Population activity averages showed that phasic modulation reached a peak approximately 200 ms after IS offset, both for cells preferring short delays (Fig. 4A) and for cells preferring long delays (Fig. 4B). As with the single-cell data (Fig. 3A), these population averages showed a monotonic relationship of peak activity with delay duration. Postdelay population activity differed in delay-dependent cells by approximately 3.9–6.6 spikes/s between short and long delays (Fig. 4, C and D, preferred saccade direction), which was statistically significant (repeated measures ANOVA, F2,66 = 41.4 and F2,56 = 41.8 for cells preferring short delays, monkeys 1 and 2, respectively; F2,52 = 14.4 and F2,70 = 59.7 for cells preferring long delays, all P < 0.001).
Activity before IS offset, at the end of the delay period, was also of interest. For cells preferring short delays, population activity appeared to increase at the end of short-delay intervals, but not longer ones, at least in monkey 2 (Fig. 4A, right). (The average shown in Fig. 4A, left, was dominated by two unusual cells and was not considered further.) For cells preferring long delays, activity prior to IS offset varied according to the delay interval (Fig. 4B, arrows), with activity increasing most for long delays. To examine this relationship on a cell-by-cell basis, we computed a delay-effect index, (RS − RL)/(RS + RL), for both the final 300 ms of the delay period and postdelay activity, where RS and RL are mean discharge rates for short- and long-delay trials, respectively. The correlation observed in the population averages (e.g., Fig. 4B), where higher activity just before IS offset was associated with higher postdelay activity, was not seen for this cell-by-cell delay-effect index, either for cells preferring short delays (r = 0.13 and r = –0.21, monkeys 1 and 2, respectively) or for those preferring long delays (r = 0.20 and r = 0.09, all P > 0.1). The absolute magnitude of the delay-effect index reflected a three- to four-fold difference in postdelay activity (0.54 ± 0.28 and 0.55 ± 0.28, mean ± SD, for monkeys 1 and 2, respectively) and a much smaller difference at the end of the delay period (0.30 ± 0.32 and 0.06 ± 0.38).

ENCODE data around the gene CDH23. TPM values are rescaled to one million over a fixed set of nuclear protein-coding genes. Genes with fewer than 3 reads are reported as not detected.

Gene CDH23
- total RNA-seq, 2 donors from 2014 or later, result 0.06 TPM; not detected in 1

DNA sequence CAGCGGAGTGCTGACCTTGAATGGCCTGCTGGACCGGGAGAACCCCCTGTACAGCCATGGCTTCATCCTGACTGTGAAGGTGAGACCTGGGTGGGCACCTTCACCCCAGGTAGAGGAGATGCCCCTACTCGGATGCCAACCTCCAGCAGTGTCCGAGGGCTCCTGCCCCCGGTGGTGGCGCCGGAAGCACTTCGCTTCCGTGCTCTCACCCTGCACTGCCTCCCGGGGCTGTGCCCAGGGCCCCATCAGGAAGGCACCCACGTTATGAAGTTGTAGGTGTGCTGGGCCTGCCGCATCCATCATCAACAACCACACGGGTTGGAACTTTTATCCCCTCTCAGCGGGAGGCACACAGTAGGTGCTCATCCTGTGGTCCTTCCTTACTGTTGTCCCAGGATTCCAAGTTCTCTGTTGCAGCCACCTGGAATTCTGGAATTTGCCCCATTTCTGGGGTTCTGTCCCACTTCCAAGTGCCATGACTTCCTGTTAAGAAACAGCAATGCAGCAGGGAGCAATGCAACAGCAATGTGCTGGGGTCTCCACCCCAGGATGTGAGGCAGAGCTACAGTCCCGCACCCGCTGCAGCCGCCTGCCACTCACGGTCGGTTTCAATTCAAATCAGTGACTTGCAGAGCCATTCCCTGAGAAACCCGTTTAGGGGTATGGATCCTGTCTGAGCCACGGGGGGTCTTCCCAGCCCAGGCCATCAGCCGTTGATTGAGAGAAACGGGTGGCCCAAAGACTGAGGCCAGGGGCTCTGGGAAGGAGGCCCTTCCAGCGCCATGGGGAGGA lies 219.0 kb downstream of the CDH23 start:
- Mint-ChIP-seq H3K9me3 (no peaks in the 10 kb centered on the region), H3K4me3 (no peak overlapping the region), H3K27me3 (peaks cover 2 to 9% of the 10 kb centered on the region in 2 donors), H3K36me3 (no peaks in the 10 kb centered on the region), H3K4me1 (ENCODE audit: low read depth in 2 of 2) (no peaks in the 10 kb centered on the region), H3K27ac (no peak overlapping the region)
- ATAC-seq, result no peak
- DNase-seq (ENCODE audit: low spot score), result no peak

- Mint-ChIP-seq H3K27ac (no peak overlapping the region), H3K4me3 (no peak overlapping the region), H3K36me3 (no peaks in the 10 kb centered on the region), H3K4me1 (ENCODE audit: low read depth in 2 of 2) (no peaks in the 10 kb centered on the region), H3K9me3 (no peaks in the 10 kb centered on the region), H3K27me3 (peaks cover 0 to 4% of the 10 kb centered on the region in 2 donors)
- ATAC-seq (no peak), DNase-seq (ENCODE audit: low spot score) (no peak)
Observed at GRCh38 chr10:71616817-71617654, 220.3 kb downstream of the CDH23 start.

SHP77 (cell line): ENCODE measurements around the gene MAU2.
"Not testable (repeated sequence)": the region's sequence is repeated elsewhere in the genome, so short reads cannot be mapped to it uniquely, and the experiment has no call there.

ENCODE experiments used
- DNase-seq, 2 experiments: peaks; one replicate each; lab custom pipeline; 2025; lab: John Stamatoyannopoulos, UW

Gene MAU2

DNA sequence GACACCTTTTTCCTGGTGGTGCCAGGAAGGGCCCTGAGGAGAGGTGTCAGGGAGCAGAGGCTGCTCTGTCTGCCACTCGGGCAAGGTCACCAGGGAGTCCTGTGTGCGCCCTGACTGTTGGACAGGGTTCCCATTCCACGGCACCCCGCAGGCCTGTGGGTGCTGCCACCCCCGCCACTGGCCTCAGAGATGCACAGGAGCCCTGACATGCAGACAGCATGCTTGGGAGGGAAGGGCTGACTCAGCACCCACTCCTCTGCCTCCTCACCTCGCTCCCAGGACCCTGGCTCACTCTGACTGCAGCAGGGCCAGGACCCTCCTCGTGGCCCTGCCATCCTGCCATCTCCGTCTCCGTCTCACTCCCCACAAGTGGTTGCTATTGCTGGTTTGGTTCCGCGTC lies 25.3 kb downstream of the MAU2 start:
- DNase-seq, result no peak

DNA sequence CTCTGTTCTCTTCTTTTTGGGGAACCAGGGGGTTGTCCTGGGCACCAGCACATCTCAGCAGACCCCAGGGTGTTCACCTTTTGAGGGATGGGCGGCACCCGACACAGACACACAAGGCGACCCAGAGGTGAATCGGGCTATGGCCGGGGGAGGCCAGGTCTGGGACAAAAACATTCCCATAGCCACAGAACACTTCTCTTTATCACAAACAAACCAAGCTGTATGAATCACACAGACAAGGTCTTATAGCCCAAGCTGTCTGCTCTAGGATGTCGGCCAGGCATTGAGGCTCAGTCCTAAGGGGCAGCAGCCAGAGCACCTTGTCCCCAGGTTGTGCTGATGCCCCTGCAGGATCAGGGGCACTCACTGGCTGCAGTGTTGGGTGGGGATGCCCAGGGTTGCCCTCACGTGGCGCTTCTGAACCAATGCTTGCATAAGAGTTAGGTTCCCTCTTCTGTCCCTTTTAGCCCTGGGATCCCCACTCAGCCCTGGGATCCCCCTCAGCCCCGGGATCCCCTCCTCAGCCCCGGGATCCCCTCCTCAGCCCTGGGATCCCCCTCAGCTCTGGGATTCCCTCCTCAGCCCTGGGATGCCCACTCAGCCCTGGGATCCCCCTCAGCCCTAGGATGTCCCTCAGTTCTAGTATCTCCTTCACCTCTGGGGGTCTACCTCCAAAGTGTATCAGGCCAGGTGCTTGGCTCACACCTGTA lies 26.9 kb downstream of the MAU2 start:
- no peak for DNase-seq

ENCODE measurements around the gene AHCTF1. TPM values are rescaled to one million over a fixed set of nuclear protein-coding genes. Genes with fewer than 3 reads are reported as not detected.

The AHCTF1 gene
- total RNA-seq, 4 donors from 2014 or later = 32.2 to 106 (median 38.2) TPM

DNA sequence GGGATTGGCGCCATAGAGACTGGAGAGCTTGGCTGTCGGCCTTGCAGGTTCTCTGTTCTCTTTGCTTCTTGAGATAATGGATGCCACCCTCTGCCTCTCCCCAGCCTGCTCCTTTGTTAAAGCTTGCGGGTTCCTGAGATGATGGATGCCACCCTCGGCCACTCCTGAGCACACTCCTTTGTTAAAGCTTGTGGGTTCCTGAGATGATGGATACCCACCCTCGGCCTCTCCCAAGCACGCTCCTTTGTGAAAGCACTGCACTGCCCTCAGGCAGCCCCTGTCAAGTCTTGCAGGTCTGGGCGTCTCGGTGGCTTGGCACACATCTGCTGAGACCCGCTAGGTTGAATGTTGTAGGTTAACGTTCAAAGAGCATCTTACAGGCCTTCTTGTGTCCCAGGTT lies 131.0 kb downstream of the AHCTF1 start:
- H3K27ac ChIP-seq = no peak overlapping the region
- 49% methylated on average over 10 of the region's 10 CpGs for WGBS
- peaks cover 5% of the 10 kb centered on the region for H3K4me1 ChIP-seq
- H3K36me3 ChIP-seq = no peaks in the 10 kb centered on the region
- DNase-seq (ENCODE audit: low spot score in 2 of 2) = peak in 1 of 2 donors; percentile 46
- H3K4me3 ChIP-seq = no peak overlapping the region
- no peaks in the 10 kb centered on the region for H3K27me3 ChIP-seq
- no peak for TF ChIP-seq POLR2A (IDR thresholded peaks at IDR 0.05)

We found PF neurons with phasic, postdelay activity modulation that varied with the duration of the preceding delay period, but this variation did not correlate strongly or consistently with RT. Although all three variables—postdelay activity, delay duration, and RT—correlated with each other, the correlation between delay duration and activity was much stronger than the correlation with RT, and only the former attained statistical significance. The weak correlation between neuronal activity and RT in PF contrasts with oculomotor areas such as the frontal eye fields and the superior colliculus, which show strong negative correlations between neuronal activity and RT (Dorris et al. 1997; Everling and Munoz 2000). These results suggest that the delay-dependent signal in PF does not contribute to the precise timing of an eye movement, as would be expected for frontal eye fields and superior colliculus, but plays a role in other processes related to time. Note that although these PF cells showed postdelay activity rates that varied with delay duration, there is no indication that they signaled temporal information at other times during the trial. Instead, they did so during a particular part of each trial, and likely played other roles at other times, as commonly observed for PF neurons (Isomura et al. 2003; Kim and Shadlen 1999; Rao et al. 1997; Takeda and Funahashi 2002). Because all task events including the stimulus, its foveal location, the probability and quantity of reward, and the eye movement that followed were identical for the three delay intervals, these factors did not contribute to the delay-dependency described here. Remaining possibilities include a role in estimating the preceding time interval, encoding its rank-order (shortest, longest, intermediate), or contributing to temporal aspects of event memories.